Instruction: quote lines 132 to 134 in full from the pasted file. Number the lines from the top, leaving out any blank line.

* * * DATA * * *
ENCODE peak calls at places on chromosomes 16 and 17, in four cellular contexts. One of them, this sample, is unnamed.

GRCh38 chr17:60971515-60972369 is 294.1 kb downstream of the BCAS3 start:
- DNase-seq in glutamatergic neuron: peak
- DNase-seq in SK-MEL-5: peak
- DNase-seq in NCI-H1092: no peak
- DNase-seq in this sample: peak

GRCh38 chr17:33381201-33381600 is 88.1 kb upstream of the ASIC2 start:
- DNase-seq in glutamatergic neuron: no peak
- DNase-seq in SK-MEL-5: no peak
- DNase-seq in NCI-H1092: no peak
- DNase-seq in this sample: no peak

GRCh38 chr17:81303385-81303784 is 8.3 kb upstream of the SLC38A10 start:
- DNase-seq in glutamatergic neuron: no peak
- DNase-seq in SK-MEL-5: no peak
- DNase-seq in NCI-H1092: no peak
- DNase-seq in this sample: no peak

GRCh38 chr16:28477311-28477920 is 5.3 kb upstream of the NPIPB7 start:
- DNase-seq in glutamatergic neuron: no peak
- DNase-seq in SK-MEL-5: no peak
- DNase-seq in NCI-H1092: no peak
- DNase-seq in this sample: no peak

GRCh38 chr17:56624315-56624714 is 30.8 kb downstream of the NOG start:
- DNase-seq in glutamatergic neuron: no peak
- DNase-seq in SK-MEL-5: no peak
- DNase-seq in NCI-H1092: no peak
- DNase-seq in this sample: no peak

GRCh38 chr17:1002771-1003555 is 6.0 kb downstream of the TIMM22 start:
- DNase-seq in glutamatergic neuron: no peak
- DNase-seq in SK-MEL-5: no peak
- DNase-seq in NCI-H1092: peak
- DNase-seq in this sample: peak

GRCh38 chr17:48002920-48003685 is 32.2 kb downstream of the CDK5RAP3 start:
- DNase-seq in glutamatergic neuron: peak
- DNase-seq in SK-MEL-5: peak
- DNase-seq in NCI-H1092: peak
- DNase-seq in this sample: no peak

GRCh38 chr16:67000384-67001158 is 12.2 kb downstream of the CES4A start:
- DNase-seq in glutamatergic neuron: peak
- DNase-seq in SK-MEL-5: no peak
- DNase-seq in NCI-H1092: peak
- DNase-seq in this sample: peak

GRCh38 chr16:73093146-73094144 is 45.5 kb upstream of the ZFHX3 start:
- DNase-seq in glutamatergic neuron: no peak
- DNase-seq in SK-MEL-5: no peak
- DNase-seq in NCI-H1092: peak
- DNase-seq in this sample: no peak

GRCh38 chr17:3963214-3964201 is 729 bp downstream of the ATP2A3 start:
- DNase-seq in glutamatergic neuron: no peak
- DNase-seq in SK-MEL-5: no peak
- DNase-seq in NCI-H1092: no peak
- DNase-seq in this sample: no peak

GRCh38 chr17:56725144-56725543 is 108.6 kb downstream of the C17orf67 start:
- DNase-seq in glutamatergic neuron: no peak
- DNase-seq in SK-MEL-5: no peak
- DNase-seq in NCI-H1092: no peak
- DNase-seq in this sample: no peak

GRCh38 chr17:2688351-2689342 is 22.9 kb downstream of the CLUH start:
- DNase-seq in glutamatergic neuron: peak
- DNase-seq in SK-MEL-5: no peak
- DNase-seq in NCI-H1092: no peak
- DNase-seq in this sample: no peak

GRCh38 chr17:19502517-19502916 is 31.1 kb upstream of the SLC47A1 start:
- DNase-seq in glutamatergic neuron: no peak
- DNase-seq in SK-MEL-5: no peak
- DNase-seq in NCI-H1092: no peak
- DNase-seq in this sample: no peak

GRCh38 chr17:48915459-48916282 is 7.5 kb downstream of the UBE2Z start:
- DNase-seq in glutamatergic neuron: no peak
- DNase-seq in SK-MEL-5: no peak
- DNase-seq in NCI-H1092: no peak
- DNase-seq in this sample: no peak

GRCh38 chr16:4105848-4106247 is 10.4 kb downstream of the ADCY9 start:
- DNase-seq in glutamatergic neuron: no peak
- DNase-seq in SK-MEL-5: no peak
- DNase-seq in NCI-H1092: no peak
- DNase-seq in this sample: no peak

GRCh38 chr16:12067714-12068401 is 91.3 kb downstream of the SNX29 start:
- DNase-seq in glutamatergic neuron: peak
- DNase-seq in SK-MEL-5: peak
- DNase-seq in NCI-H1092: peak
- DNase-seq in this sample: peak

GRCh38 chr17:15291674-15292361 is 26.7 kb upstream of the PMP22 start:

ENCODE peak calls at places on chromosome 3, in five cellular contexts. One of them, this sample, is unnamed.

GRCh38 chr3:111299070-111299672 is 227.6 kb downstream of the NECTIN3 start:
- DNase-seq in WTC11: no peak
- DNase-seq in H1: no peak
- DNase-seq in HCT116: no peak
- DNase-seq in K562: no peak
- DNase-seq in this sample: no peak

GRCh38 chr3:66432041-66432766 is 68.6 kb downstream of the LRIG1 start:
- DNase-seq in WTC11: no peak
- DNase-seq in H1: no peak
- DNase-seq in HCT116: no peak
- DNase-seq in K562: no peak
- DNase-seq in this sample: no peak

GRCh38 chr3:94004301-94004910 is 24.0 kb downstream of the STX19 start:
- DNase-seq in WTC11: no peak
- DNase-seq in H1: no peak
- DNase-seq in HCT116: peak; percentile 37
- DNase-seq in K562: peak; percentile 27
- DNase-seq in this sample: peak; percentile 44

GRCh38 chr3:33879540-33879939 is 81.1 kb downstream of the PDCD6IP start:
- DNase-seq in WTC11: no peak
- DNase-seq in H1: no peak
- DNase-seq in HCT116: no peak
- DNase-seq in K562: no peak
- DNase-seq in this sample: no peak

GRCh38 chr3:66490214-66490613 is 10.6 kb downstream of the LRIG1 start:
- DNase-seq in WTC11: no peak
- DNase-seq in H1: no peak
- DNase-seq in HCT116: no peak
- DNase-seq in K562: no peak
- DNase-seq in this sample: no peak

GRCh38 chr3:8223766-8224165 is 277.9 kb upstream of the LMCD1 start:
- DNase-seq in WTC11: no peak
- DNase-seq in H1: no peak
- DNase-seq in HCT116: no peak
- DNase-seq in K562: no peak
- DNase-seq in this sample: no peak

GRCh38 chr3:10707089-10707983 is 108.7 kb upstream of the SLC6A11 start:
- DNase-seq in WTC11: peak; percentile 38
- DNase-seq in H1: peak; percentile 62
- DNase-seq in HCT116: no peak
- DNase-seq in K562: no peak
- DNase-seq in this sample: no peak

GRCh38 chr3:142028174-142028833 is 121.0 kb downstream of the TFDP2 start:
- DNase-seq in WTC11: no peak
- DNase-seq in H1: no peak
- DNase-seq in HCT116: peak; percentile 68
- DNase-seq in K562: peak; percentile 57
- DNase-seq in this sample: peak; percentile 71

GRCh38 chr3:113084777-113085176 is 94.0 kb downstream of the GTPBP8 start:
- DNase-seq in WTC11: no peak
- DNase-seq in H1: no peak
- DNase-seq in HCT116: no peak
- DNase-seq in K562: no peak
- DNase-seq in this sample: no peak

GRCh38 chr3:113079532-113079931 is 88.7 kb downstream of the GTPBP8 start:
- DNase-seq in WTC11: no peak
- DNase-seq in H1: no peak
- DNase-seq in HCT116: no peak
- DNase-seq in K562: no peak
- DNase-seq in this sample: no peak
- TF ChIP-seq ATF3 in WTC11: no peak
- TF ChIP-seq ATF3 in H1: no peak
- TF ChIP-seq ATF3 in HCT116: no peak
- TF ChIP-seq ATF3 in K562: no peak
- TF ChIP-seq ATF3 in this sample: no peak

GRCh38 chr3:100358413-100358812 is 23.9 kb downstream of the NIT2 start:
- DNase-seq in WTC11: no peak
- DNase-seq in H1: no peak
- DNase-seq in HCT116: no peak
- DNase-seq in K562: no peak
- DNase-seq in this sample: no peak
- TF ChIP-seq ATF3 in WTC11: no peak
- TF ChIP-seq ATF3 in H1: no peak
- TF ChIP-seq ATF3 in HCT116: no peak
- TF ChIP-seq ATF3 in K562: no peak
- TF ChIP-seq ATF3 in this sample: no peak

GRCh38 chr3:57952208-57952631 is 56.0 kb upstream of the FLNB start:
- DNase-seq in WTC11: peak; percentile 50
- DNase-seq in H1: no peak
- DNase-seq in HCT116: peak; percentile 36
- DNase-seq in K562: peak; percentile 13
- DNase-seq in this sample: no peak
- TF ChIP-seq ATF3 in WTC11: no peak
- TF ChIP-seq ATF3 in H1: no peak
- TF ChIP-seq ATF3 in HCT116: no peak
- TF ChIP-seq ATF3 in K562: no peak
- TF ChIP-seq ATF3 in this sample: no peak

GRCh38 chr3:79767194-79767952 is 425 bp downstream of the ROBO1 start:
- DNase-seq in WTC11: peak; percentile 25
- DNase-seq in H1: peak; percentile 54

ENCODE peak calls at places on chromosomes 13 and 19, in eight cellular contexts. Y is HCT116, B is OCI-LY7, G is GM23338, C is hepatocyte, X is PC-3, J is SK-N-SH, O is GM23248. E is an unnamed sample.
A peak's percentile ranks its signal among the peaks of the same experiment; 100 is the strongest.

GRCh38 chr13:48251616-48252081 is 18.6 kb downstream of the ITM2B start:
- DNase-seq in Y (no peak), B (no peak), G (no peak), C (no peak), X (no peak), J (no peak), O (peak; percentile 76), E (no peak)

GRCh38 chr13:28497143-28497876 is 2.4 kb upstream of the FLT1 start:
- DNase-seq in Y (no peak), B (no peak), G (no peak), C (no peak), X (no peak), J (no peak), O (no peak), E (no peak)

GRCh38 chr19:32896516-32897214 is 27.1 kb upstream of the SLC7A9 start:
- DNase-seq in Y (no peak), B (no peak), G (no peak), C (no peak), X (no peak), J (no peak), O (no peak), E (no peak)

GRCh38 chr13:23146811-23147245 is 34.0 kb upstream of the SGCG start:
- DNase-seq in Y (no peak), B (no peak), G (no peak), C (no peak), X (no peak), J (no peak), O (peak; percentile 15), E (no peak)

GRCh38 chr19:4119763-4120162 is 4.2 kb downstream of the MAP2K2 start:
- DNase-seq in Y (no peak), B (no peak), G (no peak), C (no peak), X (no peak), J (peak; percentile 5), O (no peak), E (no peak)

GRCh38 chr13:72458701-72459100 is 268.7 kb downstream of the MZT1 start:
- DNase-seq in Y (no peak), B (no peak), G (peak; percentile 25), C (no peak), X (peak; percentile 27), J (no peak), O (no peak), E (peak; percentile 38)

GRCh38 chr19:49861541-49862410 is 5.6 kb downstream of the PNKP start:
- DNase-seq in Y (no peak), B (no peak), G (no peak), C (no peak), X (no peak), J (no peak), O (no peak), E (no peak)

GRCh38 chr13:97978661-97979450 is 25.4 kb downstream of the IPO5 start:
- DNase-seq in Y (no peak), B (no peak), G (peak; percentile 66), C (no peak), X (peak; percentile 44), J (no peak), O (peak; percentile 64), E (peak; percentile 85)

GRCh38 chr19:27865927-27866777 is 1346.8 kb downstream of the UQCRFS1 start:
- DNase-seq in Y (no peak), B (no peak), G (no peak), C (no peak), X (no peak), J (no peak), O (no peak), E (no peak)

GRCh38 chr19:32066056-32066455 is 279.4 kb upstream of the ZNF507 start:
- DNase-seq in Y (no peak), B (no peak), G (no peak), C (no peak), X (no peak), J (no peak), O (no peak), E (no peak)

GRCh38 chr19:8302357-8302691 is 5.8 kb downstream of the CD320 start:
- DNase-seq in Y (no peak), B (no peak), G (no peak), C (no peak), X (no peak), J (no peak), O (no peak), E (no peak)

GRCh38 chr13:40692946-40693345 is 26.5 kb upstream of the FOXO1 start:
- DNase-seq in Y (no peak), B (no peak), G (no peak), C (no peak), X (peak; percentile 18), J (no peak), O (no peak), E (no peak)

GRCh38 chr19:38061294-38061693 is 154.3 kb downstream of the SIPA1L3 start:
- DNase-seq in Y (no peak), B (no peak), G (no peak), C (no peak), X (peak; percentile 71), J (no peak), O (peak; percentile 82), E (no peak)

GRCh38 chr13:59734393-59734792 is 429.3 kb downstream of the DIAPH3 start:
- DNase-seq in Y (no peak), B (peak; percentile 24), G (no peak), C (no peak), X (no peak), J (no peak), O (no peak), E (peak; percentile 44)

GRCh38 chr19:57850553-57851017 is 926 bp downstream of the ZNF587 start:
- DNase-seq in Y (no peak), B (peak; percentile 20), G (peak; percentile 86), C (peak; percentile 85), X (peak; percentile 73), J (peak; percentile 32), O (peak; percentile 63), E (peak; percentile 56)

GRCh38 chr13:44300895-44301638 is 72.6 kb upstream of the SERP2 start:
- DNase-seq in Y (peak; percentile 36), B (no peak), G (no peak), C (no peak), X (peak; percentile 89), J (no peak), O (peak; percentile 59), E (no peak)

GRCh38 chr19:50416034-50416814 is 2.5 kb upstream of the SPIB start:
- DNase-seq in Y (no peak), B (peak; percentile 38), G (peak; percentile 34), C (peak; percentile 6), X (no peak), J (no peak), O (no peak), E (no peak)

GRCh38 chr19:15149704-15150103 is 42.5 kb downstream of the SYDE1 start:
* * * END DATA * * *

GRCh38 chr3:113084777-113085176 is 94.0 kb downstream of the GTPBP8 start:
- DNase-seq in WTC11: no peak
- DNase-seq in H1: no peak